The stakes just got even higher in Indonesia’s ride-hailing space with local champion Go-jek reported by TechCrunch to have raised a US$ 1.2 billion round led by Tencent Holdings Limited (Tencent) on a US$ 3 billion valuation, sending the message to Grab, “What you can raise, we will do better.”
As of publication time, there has been no official statement from both Go-jek and Tencent.
Some VCs are excited over the ripple effect this could have on the Indonesian ecosystem. “It will bring a positive impact on the Indonesian startup ecosystem,” Convergence Ventures partner Donald Wihardja told Digital News.
Make that its payment system, specifically.
As reported by E27, Tencent plans for Go-jek include developing an online platform payment system, GoPay. With its investment, Tencent has bested Alibaba which was reported to have held talks with Go-jek via Ant Financial.
As the owner of China’s dominant messaging and payment platform WeChat, Tencent’s experience in growing a messaging service into a payment platform could quickly help Go-jek become a serious competitor to Grab’s own payment ambitions.
Grab made its big play in the payment space by acquiring Indonesian O2O platform Kudo to boost its own payment system, GrabPay via a US$700 million ‘Grab 4 Indonesia’ master plan.
“There are a lot of digital payment players in Indonesia. Despite the number of users, Go-jek has more number of transactions in GoPay and I think this investment will give Go-jek a huge boost as it works to improve on its digital payment and this in turn will boost the overall ecosystem,” Donald opines.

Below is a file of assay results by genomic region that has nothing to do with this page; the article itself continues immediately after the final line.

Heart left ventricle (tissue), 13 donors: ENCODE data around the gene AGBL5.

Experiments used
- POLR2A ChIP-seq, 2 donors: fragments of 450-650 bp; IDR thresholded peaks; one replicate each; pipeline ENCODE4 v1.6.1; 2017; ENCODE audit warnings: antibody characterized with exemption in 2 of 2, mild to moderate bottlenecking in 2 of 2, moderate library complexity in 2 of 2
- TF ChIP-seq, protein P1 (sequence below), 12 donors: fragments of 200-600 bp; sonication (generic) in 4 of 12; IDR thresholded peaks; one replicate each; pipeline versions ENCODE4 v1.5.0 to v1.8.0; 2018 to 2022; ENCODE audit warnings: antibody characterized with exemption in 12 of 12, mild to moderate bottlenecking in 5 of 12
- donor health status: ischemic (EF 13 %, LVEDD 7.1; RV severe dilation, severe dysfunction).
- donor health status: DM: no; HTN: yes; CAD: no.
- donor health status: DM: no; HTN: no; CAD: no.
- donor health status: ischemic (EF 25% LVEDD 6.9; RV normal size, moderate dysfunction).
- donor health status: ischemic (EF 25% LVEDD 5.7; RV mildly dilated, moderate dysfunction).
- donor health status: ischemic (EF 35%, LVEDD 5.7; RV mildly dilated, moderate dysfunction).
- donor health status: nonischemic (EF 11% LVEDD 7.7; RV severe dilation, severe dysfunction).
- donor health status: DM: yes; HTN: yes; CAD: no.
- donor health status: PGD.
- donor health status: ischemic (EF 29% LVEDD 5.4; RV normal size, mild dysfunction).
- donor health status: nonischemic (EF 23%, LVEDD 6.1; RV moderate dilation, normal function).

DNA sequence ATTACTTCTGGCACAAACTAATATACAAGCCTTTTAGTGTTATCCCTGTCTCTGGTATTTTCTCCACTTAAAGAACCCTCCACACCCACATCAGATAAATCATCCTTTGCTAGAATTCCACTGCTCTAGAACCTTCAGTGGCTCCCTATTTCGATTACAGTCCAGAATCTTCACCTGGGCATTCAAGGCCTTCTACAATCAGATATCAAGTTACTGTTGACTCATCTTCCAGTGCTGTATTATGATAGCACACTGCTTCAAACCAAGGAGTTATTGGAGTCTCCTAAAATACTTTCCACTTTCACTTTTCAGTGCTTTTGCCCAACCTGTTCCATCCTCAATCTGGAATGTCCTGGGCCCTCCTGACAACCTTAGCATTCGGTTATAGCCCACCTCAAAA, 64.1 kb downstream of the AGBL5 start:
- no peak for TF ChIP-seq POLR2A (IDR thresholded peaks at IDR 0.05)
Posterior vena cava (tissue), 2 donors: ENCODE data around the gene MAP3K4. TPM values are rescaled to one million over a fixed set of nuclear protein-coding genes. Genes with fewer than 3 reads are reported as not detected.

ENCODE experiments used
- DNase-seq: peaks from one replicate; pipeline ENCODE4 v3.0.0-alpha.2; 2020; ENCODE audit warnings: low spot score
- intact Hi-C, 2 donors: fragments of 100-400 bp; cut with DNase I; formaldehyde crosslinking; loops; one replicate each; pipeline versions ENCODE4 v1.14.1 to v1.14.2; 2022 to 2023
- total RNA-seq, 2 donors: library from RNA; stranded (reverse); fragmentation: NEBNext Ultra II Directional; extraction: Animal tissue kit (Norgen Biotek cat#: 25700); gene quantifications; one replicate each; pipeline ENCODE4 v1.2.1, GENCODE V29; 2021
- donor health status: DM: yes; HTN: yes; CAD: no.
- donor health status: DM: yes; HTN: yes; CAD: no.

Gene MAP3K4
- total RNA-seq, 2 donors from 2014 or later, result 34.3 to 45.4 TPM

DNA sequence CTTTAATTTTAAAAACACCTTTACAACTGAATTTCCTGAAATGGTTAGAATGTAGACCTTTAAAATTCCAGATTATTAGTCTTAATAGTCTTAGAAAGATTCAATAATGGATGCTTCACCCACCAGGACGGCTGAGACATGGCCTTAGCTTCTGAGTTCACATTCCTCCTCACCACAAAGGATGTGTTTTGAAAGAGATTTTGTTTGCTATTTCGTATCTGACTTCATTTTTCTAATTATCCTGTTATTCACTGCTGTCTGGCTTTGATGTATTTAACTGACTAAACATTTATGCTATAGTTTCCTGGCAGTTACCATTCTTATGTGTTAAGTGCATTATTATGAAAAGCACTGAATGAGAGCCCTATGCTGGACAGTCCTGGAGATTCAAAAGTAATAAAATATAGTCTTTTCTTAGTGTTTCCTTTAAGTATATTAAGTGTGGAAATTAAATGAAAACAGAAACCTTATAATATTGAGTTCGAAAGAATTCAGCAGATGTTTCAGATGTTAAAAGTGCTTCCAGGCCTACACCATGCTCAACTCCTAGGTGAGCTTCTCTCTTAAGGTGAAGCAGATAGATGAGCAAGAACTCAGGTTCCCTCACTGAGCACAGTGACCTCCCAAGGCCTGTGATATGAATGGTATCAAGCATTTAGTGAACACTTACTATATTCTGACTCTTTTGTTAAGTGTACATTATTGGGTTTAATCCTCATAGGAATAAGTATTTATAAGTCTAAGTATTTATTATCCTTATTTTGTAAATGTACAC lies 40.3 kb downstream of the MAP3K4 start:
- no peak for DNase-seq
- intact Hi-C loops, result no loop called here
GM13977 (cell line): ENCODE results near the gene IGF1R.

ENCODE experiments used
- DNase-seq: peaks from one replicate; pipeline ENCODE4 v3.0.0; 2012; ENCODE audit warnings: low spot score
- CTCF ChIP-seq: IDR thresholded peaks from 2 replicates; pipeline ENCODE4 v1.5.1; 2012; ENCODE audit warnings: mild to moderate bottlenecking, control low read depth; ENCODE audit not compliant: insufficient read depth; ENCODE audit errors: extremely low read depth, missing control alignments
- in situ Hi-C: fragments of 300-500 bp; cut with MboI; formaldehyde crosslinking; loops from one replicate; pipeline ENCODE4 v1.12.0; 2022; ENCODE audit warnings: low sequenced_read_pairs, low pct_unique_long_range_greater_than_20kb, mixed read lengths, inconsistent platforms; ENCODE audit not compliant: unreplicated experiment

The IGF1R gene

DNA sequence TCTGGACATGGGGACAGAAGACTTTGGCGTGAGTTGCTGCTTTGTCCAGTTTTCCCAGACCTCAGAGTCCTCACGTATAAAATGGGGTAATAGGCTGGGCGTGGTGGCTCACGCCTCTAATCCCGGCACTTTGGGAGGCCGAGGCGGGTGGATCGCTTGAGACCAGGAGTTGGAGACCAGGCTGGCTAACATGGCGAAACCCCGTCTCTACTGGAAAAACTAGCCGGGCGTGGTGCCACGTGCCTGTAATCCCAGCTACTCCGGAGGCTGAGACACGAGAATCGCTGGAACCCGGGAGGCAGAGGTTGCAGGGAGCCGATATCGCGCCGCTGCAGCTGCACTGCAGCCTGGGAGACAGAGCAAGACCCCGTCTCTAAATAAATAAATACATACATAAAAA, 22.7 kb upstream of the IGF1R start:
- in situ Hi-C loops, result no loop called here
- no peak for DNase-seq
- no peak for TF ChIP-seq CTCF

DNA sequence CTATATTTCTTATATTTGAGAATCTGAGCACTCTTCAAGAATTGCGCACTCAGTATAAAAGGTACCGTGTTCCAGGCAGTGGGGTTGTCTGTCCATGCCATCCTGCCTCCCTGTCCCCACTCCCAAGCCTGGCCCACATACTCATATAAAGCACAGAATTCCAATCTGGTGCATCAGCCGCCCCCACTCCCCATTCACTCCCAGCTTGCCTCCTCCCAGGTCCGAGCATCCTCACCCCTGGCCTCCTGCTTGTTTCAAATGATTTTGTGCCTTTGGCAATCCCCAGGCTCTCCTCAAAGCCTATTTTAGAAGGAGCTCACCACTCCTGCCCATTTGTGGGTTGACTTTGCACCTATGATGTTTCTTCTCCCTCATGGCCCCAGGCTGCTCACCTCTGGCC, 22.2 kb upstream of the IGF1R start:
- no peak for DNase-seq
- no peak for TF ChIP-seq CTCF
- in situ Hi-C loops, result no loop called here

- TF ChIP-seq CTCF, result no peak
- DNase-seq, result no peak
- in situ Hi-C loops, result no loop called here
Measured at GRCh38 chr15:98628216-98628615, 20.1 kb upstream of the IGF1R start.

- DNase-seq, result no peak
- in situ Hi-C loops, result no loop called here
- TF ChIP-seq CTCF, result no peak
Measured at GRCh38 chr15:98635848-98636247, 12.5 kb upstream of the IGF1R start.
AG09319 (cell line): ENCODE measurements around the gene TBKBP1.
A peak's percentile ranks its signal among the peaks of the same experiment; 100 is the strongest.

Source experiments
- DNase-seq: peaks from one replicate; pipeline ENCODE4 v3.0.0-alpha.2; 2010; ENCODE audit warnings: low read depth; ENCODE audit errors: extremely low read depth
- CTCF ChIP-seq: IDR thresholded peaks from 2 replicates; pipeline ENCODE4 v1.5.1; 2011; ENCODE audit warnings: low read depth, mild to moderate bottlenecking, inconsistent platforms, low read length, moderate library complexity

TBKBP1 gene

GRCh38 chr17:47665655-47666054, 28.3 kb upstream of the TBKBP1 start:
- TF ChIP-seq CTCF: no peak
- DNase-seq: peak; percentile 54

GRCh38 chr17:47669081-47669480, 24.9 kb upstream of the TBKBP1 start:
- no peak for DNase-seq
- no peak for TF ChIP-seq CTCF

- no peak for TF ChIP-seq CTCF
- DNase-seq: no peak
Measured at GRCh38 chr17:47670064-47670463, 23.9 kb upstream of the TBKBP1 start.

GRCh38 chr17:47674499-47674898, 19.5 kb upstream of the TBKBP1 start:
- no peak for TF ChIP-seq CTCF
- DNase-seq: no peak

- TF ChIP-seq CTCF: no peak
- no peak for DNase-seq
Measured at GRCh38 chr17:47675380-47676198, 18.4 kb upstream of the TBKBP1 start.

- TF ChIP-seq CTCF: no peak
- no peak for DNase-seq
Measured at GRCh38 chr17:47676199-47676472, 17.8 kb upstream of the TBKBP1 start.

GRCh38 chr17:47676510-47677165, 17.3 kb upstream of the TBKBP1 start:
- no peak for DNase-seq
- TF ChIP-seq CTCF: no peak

However, the ripple effect won’t be felt by all startups. While Sinar Mas Digital Ventures (SMDV) partner Mario Suntanu thinks this investment will be a milestone for Indonesian ecosystem, that ecosystem is still in an early stage.
“The benefits from large investments in startups that are focusing in Indonesia, including Go-jek and Grab, most likely will trickle down to other high-performing startups in the form of increased investment attention and potential acquisition.
“However, ultimately the businesses need to make sure that they are sustainable and can provide good returns to the investors, the service recipients, and the larger community,” he told DNA.
To be sure, the investment also opens up the Indonesian startup ecosystem to more Chinese investors.
“Most of the international VCs are from the US and China. Since China is closer to Indonesia, I think it will encourage investors more investors from China to seriously look at the startup ecosystem here,” says Donald
Go-jek had raised US$550 million on August 2016 last year led by KKR, Warburg Pincus, Farallon Capital and Capital Group Private Markets. They join existing investors Sequoia India, Northstar Group, DST Global, NSI Ventures, Rakuten Ventures and Formation Group.
Pressure to ‘perform’ well
According to East Ventures managing partner Willson Cuaca, “Once the news is confirmed, this deal validates that the Indonesian market is a ‘giant’ in the Southeast Asia (SEA) region, and I think everyone should pay more close attention to startups here.”
Vanessa Hendriadi, CEO of Rework, an Indonesian co-working space startup agrees with Willson.
“What’s certain is that this news proves there is a strong sentiment in the startup ecosystem in Indonesia. We are now on the map of hot countries to invest, which will help the right companies and the right teams to ride the momentum to fund raise,” she says.
The pressure is also on for Go-jek as she feels it is important for them to prove their worth in “foreseeable future”.
Original article here by Digital News Asia
Attributed to Yunnie Marzuki